Population Research and Policy Review

, Volume 27, Issue 6, pp 639–665

Providing Spatial Data for Secondary Analysis: Issues and Current Practices Relating to Confidentiality

Authors

    • Inter-University Consortium for Political and Social Research, Institute for Social ResearchUniversity of Michigan
  • Kristine Witkowski
    • Inter-University Consortium for Political and Social Research, Institute for Social ResearchUniversity of Michigan
  • Corey Colyer
    • Department of Sociology and AnthropologyWest Virginia University
  • JoAnne McFarland O’Rourke
    • Inter-University Consortium for Political and Social Research, Institute for Social ResearchUniversity of Michigan
  • James McNally
    • Inter-University Consortium for Political and Social Research, Institute for Social ResearchUniversity of Michigan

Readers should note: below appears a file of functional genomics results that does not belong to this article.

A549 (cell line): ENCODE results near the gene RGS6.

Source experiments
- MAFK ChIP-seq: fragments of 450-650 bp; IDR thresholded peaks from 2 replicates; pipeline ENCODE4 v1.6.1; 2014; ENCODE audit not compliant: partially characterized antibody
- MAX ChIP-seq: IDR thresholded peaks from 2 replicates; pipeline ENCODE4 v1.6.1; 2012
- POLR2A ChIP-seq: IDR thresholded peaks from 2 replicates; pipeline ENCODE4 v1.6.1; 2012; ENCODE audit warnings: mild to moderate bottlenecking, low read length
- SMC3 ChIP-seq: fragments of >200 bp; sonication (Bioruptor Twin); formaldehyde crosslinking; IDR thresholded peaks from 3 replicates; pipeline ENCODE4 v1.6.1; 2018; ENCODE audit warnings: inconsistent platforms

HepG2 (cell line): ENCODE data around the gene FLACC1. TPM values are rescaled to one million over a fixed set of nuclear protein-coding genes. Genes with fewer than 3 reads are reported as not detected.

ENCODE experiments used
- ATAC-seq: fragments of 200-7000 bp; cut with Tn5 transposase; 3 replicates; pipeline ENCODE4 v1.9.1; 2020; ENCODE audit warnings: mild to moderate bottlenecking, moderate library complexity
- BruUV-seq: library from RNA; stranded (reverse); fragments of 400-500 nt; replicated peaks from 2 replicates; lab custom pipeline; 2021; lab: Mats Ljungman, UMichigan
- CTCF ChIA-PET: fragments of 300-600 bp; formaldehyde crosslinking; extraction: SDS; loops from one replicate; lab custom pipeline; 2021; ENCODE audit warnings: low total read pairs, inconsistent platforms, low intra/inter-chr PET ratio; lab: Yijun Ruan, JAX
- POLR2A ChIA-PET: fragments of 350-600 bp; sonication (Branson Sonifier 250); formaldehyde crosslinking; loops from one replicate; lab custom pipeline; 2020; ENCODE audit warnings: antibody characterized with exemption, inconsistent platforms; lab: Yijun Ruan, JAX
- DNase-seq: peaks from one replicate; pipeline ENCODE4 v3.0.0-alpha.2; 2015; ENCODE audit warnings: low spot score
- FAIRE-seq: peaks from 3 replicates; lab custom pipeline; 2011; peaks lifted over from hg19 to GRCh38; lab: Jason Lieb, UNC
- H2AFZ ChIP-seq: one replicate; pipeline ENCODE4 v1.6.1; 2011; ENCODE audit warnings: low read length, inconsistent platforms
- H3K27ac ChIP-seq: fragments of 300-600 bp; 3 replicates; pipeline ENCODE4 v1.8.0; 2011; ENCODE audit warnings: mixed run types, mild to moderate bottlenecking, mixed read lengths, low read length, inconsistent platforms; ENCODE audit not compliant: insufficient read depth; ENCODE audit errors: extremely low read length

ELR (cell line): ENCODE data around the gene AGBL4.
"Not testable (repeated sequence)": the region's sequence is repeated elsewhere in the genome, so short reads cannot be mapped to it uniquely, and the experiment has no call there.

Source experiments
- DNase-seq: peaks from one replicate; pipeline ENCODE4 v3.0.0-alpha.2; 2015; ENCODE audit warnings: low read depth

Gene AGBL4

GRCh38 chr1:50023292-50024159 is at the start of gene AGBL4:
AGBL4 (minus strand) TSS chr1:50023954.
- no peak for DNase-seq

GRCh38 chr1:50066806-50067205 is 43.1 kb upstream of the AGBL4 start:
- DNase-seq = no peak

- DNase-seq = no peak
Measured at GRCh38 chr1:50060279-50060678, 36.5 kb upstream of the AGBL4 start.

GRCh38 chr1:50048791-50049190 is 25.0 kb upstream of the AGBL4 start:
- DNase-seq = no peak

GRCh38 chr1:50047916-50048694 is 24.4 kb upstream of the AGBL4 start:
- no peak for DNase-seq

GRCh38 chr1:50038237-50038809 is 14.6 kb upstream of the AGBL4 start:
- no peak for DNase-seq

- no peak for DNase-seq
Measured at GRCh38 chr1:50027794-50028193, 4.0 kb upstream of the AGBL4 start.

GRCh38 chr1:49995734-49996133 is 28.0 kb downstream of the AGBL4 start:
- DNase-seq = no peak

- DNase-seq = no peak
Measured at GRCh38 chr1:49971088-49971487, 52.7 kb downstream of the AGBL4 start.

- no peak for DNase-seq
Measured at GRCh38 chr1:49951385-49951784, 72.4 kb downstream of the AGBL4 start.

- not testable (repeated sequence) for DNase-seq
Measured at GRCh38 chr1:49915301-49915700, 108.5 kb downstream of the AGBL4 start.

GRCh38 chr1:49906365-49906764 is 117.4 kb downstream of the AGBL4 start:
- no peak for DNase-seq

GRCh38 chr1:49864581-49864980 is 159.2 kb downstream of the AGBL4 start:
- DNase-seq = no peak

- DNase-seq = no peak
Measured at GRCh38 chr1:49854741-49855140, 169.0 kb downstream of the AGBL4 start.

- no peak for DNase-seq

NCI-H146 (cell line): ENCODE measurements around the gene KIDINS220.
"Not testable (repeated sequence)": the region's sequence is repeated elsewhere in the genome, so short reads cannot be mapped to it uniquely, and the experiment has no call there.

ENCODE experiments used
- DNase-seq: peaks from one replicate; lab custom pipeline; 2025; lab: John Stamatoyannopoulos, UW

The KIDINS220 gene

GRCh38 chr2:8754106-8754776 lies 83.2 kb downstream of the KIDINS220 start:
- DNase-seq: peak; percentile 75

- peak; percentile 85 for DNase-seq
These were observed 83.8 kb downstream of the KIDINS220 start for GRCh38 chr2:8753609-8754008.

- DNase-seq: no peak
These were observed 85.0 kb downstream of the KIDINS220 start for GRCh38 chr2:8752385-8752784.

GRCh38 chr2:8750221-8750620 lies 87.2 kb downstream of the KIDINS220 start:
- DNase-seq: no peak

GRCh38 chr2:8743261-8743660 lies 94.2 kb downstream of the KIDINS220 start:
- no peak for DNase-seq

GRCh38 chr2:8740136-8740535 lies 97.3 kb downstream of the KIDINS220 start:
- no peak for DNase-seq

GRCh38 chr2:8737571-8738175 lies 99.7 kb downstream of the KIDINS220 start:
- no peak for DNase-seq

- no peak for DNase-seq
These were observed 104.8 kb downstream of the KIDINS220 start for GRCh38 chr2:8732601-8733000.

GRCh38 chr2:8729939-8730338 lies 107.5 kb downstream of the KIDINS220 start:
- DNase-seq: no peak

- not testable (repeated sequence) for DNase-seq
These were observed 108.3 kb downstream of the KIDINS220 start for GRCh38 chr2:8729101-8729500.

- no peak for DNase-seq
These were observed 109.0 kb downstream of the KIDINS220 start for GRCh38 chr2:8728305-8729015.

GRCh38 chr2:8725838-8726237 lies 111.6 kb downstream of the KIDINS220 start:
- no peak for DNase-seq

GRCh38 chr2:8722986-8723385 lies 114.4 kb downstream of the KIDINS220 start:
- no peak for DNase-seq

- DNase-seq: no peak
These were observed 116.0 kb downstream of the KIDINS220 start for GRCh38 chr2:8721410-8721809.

Article

DOI: 10.1007/s11113-008-9095-4

Cite this article as:
Gutmann, M.P., Witkowski, K., Colyer, C. et al. Popul Res Policy Rev (2008) 27: 639. doi:10.1007/s11113-008-9095-4

Abstract

Spatially explicit data pose a series of opportunities and challenges for all the actors involved in providing data for long-term preservation and secondary analysis—the data producer, the data archive, and the data user. We report on opportunities and challenges for each of the three players, and then turn to a summary of current thinking about how best to prepare, archive, disseminate, and make use of social science data that have spatially explicit identification. The core issue that runs through the paper is the risk of the disclosure of the identity of respondents. If we know where they live, where they work, or where they own property, it is possible to find out who they are. Those involved in collecting, archiving, and using data need to be aware of the risks of disclosure and become familiar with best practices to avoid disclosures that will be harmful to respondents.

Keywords

ArchivesConfidentialityDataDisclosureLocation

Copyright information

© Springer Science+Business Media B.V. 2008